Home»Sound»Rogue Sounds»ROGUE SOUNDS: Group Hug? Goes up to 11 and Stays There on Debut EP

ROGUE SOUNDS: Group Hug? Goes up to 11 and Stays There on Debut EP

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03-19-sound-roguesound-grouphugPhoenix band Group Hug? could use some work on its messaging. For starters, there’s that dasdardly question mark in its name. What’s that all about? Then there’s the name of its new EP, released on August 31: A Collection of Demos, a title that makes it seems more like a retrospective collection of B-sides rather than a debut recording for sale to the public.

But that’s what it is, and mixed messages aside, on the five-song collection, one can hear clear homages to ‘90s grunge and alt-rock, with fuzzy guitars, gritty vocals and simple soft/loud song structures—though the songs themselves speak more to the whimsical stoner-rock second wave of grunge, bands like Jimmy’s Chicken Shack, Local H, and Toadies, early Flaming Lips, than to the darker Seattle sound of Nirvana.

A Collection of Demos opens with “Waiting,” a mid-tempo tune that bounces back and forth between the bass carrying the chords in the verse, and a the full band kicking in for the chorus. It’s the same radio-ready format of The Toadies classic, “Possum Kingdom,” though not quite as catchy.

The second song, “Tripping and Walking,” trudges along a bit monotonously. Then it picks things up for a Fu Manchu style double-time section in the middle.  But it sticks to the same progression, so the effect doesn’t last.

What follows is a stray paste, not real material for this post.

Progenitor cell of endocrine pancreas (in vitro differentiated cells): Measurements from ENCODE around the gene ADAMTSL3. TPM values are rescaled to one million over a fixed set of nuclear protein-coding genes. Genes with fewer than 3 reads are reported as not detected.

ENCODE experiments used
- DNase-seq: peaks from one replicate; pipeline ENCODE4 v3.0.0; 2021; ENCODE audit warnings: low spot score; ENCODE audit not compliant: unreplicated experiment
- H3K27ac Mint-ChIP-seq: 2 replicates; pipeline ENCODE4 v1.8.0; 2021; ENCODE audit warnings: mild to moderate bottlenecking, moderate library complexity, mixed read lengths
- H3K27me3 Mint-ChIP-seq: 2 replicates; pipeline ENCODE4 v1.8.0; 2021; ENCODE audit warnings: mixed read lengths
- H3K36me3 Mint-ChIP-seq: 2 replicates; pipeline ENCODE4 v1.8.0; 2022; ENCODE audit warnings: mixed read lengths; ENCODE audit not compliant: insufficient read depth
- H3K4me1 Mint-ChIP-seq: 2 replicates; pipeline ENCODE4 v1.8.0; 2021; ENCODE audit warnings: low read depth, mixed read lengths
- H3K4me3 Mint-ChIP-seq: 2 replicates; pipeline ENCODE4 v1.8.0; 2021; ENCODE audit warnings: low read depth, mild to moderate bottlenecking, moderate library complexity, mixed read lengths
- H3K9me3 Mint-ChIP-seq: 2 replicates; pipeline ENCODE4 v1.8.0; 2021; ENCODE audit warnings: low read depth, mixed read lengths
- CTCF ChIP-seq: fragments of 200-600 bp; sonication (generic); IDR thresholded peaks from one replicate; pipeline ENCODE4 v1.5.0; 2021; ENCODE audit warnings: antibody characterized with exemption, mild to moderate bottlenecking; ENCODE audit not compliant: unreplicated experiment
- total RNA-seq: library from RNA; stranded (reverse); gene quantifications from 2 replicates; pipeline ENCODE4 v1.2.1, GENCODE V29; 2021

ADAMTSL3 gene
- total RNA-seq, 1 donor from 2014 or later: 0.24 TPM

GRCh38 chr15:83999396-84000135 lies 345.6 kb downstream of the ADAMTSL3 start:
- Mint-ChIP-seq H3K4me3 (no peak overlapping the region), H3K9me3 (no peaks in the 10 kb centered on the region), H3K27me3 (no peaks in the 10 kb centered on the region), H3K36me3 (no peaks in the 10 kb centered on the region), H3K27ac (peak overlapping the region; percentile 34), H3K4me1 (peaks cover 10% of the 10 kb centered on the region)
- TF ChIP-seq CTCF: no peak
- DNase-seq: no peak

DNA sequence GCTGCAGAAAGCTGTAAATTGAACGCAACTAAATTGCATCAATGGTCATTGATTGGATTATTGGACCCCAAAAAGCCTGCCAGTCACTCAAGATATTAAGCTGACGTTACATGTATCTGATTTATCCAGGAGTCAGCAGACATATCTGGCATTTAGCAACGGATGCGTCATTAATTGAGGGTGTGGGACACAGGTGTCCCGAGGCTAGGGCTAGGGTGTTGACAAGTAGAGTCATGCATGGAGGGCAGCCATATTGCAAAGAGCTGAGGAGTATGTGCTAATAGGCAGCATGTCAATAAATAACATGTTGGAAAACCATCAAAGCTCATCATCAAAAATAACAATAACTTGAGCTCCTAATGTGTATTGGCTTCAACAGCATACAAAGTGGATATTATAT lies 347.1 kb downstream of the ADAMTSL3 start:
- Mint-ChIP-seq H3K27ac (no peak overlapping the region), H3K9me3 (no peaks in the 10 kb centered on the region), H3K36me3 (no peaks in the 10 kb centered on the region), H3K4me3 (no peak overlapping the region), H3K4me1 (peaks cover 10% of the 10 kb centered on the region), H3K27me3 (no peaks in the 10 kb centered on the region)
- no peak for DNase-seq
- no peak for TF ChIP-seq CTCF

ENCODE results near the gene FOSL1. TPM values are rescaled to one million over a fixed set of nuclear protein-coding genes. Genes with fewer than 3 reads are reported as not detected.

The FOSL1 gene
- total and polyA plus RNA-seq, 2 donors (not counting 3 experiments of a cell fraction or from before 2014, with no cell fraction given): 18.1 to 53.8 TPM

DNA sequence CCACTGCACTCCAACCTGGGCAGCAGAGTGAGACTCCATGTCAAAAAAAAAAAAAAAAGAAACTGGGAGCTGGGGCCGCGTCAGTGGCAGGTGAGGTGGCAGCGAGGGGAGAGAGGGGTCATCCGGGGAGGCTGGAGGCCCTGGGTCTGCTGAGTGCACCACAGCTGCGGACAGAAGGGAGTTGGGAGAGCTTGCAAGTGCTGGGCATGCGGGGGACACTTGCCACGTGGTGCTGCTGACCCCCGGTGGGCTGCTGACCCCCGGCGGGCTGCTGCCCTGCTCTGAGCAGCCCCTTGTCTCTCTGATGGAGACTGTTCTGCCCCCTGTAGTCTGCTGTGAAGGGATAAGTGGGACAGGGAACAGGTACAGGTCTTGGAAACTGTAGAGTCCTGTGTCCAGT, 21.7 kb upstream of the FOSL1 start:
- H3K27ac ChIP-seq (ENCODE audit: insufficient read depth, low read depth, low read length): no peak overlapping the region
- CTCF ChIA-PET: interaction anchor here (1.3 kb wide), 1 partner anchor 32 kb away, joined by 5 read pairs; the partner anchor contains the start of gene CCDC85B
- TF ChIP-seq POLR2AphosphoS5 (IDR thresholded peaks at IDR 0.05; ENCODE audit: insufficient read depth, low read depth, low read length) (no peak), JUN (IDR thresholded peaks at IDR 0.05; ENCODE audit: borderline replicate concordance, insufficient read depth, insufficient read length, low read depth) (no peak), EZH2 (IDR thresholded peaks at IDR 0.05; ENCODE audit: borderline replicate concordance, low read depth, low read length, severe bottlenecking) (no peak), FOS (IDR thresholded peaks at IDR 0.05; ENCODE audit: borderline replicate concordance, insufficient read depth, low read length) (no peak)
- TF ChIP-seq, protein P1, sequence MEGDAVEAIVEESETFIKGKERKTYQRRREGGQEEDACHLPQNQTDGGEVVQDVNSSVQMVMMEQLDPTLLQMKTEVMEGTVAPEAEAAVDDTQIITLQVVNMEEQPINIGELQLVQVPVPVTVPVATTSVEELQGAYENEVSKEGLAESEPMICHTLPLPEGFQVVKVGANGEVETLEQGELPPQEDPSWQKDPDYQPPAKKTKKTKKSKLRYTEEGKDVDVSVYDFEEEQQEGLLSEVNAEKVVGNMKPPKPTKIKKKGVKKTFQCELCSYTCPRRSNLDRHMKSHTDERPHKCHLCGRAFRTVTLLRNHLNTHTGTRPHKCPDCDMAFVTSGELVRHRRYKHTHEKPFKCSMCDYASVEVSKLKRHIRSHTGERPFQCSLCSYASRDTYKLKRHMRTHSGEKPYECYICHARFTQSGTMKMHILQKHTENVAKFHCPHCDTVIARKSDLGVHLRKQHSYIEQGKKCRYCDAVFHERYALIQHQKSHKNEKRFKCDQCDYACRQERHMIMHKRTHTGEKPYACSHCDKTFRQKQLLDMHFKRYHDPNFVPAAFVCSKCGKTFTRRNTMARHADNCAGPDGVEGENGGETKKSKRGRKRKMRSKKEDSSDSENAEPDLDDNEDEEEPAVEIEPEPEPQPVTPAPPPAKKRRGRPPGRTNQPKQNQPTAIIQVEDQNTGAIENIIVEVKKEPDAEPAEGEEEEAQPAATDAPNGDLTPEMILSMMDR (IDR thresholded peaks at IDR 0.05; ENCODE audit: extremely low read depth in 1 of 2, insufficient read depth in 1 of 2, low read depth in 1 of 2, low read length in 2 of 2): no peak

The third tune, “My Baby,” keeps to that formula: a mid-tempo groove between a couple chords, modulating the intensity from verse to chorus, and dressing it up some wah-pedal soloing.

Group Hug? has been playing around the Valley for awhile as an acoustic duo, most frequently at The Phoenix Clubhouse’s Wednesday open mic. And while it’s clear that the expanded full band is putting its back into the performance with gutsy vocals, trepidation-free riffing, and no concern about banging the shit out the drums, it doesn’t sound as if they tweaked the arrangements much to take advantage of the sonic possibilities of broader instrumentation. And it keeps that up vibe for the duration of the EP.

The only exception, is the EP’s final song, “Dream Girl,” which drops the grungy strumming for a lo-fi ampeggiated riff that mirrors the dreamy vibe of the song’s namesake. It still moves back and forth in a similar fashion, but it is more fluid. Especially as things really kick into high gear after the second chorus, first kicking up the intensity, and then slowly and steadily speeding up to the EP’s thrilling climax, and leisurely trails of post-script. It’s a standout track, taking full advantage of the full band lineup and is definitely the collection’s single—inasmuch as one has a single on a collection of demos released to the internet in a post-single era.

But in the midst of definitional chaos like that, it’s no wonder the messaging is hard to pin down.

A Collection of Demos is available as a pay-what-you-want download on Bandcamp.  

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